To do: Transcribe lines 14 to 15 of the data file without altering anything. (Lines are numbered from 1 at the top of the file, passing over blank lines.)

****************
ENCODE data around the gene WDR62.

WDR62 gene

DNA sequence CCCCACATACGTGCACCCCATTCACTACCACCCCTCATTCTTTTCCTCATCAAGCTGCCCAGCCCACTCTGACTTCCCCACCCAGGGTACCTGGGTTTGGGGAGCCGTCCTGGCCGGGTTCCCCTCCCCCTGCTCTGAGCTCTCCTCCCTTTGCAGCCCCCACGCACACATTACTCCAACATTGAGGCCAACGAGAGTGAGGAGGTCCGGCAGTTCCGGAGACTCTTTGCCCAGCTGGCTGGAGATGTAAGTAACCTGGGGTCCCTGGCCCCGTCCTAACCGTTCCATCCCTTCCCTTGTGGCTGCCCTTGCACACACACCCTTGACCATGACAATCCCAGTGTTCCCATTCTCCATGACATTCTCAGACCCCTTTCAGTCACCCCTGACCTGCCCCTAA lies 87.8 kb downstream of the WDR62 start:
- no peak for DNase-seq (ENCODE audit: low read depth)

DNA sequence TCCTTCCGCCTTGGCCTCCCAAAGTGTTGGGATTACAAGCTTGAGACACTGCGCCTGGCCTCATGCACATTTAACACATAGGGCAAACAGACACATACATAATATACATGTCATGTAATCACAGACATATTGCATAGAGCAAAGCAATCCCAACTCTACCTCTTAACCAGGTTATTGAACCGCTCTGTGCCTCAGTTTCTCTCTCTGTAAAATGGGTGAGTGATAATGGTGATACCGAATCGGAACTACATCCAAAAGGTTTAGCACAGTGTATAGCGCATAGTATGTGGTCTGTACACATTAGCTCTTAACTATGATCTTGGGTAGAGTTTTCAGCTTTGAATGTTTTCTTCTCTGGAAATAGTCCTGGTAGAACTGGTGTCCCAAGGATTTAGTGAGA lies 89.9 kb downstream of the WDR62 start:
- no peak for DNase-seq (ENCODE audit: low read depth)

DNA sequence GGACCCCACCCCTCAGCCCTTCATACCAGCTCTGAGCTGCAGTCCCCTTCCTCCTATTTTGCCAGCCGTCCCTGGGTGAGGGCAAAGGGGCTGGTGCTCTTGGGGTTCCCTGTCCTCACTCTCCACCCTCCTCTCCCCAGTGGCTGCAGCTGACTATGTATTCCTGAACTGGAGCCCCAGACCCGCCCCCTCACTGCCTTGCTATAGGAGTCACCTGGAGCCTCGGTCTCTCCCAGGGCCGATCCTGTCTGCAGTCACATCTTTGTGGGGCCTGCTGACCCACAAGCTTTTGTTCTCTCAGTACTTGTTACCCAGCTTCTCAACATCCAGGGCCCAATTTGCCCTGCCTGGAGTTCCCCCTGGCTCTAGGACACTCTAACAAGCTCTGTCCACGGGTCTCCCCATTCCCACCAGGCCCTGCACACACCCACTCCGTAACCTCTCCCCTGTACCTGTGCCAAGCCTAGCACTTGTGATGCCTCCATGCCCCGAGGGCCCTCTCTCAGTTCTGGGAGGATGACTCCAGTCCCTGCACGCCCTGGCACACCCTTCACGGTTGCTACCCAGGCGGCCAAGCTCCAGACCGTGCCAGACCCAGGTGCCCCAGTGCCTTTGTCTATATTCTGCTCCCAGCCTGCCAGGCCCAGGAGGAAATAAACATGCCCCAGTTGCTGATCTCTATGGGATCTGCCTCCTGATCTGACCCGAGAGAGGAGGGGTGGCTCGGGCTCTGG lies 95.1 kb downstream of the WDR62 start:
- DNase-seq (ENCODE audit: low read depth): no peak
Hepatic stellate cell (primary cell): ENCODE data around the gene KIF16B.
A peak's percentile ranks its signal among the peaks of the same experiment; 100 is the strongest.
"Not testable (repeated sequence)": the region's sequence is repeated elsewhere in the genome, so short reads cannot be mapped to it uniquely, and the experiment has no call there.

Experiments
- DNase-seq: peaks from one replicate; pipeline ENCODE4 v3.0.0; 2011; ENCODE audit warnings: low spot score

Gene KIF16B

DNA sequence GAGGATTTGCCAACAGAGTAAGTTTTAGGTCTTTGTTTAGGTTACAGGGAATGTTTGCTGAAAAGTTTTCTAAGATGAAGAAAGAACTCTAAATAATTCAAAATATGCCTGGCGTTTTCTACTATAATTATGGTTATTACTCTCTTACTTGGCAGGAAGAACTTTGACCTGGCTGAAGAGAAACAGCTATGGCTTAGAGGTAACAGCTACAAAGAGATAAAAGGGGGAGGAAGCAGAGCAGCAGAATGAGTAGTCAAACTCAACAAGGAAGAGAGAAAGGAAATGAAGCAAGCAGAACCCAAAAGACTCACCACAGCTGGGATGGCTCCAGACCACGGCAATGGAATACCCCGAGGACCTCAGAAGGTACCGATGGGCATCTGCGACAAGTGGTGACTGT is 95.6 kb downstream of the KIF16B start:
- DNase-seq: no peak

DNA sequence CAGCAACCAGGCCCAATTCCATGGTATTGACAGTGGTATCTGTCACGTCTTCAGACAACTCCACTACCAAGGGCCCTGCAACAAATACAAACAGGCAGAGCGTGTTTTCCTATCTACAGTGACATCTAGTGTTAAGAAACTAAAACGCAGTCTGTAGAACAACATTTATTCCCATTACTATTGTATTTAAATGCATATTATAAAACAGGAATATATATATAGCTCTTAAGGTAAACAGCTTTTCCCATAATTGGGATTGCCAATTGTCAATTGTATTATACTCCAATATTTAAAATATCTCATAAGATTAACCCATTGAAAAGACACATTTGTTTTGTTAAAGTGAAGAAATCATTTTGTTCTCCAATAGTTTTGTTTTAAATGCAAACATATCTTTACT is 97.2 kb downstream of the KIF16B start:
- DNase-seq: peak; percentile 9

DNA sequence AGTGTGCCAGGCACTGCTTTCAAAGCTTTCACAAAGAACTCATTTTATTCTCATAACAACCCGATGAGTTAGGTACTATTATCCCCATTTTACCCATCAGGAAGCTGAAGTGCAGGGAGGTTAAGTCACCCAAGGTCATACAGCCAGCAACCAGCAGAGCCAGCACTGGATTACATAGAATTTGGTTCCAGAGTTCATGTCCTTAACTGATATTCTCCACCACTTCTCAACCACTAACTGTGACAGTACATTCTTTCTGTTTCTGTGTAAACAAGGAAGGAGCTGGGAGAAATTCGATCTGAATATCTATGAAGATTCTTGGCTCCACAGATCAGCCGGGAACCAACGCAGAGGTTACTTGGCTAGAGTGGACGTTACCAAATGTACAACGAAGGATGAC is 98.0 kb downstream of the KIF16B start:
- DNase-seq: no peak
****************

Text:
Gene KIF16B

DNA sequence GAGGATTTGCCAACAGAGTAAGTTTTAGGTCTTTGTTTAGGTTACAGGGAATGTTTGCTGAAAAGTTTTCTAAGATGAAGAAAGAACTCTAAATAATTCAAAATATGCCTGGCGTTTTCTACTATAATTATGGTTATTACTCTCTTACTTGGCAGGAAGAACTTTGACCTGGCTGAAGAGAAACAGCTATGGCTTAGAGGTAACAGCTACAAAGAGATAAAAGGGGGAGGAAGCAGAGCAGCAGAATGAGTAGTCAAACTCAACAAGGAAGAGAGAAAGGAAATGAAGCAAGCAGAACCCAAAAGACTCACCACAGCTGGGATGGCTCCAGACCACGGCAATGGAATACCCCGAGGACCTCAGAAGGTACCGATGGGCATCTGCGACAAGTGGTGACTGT is 95.6 kb downstream of the KIF16B start: